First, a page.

Animal drug fenbendazole shows promise in treating parasites, cancer in humans

An anti-parasite medication for animals from the benzimidazole class of pharmaceuticals shows incredible promise as an anti-cancer remedy for humans.

Fenbendazole, as it is called, is normally administered to fish, birds and mammals. It kills parasites like roundworms, hookworms, whipworms and some tapeworms. It is commonly sold under brand names like Panacur and Safe-Guard.

It turns out that some people with serious cancers have had success taking fenbendazole for certain types like pancreatic cancer, prostate cancer, colorectal cancer, non-small cell lung cancer, melanoma and colon cancer. (Related: Ivermectin is another powerful anti-parasitic with both anti-covid and anti-cancer properties.)

Dr. Daniel from says that he first learned about fenbendazole’s use as a cancer remedy from a man with small cell lung cancer who shared about his success on his blog.

Mebendazole has repeatedly been shown in scientific studies to be a powerful weapon against cancer. Since fenbendazole is similar to mebendazole, there is little reason to believe that it behaves any differently.

“I specifically like the anti-worms, anti-parasites, antibiotics, antiviral drugs, as a pattern start to emerge suggesting that the origin of cancer may be related to such a trigger (e.g., viruses, parasites, etc.) in much more cases than we currently are aware of,” Dr. Daniel writes.

“Multiple findings and observations … indicate that such triggers may initiate cancer when they land in a ‘fertile ground,’ represented by specific genetic weaknesses combined with a compromised immune system (due to e.g., stress, lifestyle, medication, etc.).


Is fenbendazole a miracle anti-cancer remedy hidden in plain sight?

While the research on fenbendazole tends to be more anecdotal, Dr. Daniel believes the drug still holds potential because of how similar it is to mebendazole – and perhaps more importantly, how much more easily accessible it is than mebendazole.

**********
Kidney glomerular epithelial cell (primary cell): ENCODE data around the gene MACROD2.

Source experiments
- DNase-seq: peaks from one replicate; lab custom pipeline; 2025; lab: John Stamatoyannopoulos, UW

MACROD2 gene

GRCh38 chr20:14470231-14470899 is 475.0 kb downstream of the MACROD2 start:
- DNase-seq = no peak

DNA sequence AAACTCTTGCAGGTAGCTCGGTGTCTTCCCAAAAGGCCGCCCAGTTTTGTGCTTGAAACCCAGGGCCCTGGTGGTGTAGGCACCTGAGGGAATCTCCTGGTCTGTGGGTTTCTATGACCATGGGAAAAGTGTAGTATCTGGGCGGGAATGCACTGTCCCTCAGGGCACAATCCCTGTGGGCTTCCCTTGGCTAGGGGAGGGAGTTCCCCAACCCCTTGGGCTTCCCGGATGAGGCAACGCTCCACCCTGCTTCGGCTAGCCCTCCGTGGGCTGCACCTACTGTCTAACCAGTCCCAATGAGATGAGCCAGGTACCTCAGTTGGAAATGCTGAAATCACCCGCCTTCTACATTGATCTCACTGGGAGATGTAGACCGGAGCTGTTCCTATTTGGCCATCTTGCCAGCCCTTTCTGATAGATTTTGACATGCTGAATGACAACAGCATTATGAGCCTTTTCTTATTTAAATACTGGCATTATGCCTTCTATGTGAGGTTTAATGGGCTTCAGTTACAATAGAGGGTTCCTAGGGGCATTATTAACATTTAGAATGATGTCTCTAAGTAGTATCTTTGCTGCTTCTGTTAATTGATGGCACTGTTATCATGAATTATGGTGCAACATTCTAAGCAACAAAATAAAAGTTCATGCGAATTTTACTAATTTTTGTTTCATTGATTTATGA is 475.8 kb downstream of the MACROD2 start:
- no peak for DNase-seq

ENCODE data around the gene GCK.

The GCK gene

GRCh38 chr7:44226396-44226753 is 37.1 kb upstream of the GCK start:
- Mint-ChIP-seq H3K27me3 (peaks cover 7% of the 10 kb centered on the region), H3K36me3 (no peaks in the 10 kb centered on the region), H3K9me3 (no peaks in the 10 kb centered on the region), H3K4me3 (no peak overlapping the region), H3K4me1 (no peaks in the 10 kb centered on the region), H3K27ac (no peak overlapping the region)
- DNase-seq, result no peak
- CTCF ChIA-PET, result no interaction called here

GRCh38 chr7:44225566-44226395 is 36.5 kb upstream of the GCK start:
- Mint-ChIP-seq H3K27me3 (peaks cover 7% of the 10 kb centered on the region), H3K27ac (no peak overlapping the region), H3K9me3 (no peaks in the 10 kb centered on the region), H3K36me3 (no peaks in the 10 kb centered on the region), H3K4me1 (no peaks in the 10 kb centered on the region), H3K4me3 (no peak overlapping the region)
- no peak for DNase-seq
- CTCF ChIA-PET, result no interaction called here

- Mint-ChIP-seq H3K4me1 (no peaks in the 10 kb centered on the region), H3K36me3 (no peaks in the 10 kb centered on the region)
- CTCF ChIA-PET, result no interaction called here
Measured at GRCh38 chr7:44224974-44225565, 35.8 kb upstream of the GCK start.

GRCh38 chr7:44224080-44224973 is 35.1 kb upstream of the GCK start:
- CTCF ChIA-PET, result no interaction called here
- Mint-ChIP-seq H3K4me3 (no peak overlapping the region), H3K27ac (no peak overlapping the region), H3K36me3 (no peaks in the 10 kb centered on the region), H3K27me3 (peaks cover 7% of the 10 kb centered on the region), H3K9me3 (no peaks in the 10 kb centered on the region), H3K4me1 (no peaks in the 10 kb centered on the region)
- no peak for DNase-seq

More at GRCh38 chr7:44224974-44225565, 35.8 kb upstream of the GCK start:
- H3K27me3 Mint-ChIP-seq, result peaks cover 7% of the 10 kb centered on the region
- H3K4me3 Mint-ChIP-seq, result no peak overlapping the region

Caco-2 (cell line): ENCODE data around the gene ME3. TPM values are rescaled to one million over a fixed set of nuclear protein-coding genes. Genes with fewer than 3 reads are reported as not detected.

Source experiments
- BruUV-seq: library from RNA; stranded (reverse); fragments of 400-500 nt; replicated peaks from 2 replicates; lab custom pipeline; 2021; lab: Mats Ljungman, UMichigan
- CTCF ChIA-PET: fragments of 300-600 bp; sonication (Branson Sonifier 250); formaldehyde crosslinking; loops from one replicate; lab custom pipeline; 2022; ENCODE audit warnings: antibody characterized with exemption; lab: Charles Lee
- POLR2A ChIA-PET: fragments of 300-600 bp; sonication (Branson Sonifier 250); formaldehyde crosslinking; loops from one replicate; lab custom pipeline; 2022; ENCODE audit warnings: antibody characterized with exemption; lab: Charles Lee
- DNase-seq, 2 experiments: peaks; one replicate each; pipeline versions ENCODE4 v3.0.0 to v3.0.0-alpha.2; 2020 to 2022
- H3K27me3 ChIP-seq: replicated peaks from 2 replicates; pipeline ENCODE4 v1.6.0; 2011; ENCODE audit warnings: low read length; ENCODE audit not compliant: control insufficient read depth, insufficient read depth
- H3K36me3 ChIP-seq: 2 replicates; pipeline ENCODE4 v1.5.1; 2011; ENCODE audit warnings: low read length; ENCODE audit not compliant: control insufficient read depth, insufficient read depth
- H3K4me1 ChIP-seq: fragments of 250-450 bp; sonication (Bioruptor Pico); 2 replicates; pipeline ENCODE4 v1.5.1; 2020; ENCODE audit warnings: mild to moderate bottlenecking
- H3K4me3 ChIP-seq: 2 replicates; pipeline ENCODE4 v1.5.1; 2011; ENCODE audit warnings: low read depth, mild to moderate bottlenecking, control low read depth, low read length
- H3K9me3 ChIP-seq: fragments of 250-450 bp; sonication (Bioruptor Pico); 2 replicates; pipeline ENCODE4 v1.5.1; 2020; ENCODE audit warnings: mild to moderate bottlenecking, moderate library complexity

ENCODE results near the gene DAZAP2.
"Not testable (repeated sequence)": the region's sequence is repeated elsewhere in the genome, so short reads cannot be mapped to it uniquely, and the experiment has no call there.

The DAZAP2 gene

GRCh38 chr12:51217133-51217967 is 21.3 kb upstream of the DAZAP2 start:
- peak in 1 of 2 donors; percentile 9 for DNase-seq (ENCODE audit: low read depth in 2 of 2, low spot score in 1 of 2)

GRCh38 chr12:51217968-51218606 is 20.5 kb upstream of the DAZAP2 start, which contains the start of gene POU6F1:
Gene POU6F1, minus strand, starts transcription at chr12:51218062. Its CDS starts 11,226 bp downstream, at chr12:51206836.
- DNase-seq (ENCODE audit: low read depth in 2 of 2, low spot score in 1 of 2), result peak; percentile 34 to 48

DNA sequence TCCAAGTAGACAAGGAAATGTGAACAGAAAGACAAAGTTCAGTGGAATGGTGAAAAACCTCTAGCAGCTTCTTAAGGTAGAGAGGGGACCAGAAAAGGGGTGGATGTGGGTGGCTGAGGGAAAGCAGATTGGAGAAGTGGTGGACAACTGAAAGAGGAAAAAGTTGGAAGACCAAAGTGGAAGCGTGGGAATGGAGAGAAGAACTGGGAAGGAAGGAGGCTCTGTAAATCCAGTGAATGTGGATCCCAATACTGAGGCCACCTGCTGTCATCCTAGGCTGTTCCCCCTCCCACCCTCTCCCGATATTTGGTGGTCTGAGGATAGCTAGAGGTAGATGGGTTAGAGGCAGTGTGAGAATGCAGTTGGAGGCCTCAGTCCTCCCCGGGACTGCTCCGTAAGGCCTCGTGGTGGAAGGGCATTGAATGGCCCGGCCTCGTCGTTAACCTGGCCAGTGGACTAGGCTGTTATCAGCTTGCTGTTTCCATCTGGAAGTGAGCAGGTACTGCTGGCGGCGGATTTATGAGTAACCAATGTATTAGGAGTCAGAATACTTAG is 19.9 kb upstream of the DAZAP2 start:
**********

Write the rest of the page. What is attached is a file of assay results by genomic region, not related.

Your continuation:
“This anecdotal report would not be enough to trigger me writing this post, if I would not be convinced by the existing scientific evidence indicating the anti-cancer potential connected with many of the benzimidazoles drugs,” Dr. Daniel writes.

“Therefore, I do believe that if Mebendazole could show relevant anti-cancer effects in humans, which it did, Fenbendazole could do it as well and hopefully even better.”

The reason why Dr. Daniel says better in this context is because in some cases, it actually has been shown to work more effectively at treating certain parasites, including Cryptococcus neoformans, an encapsulated fungal organism that can cause meningoencephalitis in immunocompromised hosts.

A 2018 study published in the prestigious journal Nature further found that fenbendazole fights cancer cells. Entitled, “Fenbendazole acts as a moderate microtubule destabilizing agent and causes cancer cell death by modulating multiple cellular pathways,” the study concludes as follows:

“The results, in conjunction with our earlier data, suggest that Fenbendazole is a new microtubule interfering agent that displays anti-neoplastic activity and may be evaluated as a potential therapeutic agent because of its effect on multiple cellular pathways leading to effective elimination of cancer cells.”

This same paper also found that fenbendazole works to block glucose uptake by cancer cells by reducing the expression of Glut-4 transporter as well as hexokinase, thus starving cancer cells.

“Interestingly, when insulin stimulates glucose uptake in the cells, glucose transporter isoform 4 (GLUT4) translocates from intracellular vesicles to the plasma membrane ready to absorb glucose,” Dr. Daniel further explains.

“This movement of GLUT4 towards the plasma membrane takes place via both rapid vibrations around a point and short linear movements (generally less than 10 microm). The linear movement seems to take place along microtubules. When disrupting the microtubules with drugs such as Fenbendazole, GLUT4 movements are disrupted as well strongly reducing insulin-stimulated glucose uptake.”

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